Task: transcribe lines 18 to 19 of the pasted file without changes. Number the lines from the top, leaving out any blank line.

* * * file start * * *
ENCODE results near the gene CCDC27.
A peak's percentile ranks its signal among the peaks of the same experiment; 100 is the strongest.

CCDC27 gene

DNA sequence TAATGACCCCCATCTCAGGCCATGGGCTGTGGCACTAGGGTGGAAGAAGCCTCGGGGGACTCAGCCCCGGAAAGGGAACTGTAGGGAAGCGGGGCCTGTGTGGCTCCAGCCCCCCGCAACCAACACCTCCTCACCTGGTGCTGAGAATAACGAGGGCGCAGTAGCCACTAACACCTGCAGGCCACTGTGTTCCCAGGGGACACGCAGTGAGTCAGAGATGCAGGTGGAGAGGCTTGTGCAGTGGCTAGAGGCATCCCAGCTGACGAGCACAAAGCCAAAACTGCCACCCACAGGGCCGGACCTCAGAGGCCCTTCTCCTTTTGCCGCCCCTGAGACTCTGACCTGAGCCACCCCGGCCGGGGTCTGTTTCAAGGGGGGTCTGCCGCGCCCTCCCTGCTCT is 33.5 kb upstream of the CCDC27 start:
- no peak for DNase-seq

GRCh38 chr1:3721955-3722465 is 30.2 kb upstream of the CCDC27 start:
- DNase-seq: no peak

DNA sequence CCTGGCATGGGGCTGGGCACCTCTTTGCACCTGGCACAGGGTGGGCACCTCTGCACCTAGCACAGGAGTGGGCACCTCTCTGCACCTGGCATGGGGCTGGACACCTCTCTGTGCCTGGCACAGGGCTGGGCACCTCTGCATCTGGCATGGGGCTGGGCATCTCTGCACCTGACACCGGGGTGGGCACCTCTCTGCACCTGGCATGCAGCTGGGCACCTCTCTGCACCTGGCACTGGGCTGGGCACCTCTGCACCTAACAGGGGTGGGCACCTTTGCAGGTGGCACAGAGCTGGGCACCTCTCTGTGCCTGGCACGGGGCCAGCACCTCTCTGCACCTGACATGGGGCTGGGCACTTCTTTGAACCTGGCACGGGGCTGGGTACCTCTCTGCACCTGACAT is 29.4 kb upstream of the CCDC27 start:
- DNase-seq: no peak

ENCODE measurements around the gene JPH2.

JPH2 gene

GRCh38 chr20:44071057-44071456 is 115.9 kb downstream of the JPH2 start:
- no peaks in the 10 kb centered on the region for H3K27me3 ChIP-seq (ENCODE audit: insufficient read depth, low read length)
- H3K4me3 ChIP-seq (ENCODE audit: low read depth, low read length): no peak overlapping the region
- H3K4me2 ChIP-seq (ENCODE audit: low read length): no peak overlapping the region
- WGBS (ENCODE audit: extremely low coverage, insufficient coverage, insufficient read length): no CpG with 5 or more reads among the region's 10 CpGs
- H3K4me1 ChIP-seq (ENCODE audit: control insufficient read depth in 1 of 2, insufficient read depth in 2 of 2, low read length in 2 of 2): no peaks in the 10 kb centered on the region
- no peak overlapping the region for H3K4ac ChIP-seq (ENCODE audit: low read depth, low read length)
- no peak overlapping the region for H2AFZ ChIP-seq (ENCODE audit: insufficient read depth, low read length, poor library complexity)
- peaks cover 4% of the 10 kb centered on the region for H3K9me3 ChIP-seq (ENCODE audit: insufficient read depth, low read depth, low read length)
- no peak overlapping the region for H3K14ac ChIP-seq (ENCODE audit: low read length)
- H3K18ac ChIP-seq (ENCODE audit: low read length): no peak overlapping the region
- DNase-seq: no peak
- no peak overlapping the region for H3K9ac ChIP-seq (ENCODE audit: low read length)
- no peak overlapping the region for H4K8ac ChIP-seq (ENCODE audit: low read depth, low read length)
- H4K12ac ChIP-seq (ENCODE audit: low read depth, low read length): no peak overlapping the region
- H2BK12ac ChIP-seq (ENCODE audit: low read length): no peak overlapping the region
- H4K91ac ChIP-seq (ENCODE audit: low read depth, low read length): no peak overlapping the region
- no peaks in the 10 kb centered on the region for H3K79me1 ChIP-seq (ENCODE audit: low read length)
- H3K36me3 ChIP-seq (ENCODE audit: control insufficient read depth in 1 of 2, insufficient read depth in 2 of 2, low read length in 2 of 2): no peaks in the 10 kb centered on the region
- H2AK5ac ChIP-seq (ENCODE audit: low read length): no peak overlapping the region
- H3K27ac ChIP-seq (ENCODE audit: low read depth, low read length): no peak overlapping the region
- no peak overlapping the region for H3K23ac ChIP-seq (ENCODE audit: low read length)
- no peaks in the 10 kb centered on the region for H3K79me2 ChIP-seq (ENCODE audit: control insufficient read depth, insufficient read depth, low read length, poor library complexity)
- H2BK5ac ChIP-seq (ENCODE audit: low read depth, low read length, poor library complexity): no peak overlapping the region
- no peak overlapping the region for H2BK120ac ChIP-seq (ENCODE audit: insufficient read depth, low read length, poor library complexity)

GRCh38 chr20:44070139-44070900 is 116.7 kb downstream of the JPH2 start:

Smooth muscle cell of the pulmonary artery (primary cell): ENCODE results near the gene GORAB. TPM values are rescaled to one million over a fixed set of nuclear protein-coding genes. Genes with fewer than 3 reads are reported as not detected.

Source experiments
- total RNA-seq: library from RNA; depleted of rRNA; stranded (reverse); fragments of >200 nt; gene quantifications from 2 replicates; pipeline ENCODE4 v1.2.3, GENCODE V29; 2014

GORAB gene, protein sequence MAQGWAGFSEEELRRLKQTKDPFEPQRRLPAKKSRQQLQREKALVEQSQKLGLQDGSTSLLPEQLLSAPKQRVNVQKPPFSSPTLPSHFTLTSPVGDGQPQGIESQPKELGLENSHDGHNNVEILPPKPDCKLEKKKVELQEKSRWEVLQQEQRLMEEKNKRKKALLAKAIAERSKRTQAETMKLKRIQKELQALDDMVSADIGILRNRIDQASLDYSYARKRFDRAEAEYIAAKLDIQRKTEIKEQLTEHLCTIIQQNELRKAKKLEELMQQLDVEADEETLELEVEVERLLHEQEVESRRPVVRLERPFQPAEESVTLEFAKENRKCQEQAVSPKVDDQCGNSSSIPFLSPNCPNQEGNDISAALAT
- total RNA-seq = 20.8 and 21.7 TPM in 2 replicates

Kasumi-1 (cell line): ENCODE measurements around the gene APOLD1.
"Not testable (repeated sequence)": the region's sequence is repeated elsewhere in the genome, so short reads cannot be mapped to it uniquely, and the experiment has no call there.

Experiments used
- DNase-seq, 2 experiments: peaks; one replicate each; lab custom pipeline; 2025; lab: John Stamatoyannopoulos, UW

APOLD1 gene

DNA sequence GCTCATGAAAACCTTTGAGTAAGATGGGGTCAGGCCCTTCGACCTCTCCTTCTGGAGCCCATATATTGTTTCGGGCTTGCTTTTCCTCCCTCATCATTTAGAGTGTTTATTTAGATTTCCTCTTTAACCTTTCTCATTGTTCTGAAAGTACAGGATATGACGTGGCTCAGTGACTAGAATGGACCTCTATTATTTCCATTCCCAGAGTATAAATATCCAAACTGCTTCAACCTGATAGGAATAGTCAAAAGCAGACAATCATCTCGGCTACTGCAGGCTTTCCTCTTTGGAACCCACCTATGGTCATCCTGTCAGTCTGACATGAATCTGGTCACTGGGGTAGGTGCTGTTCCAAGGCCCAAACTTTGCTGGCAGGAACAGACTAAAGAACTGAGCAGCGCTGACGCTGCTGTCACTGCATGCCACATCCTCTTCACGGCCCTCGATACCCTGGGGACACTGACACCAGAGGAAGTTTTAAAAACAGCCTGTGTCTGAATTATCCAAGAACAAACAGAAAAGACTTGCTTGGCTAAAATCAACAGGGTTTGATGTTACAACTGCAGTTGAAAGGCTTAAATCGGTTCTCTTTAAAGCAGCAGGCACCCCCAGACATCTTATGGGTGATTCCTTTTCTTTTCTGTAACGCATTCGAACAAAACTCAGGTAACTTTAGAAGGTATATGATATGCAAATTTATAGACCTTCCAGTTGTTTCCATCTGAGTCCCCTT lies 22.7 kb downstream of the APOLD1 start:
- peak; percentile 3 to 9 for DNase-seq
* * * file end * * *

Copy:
- no peak overlapping the region for H3K4ac ChIP-seq (ENCODE audit: low read depth, low read length)
- no peak overlapping the region for H2AFZ ChIP-seq (ENCODE audit: insufficient read depth, low read length, poor library complexity)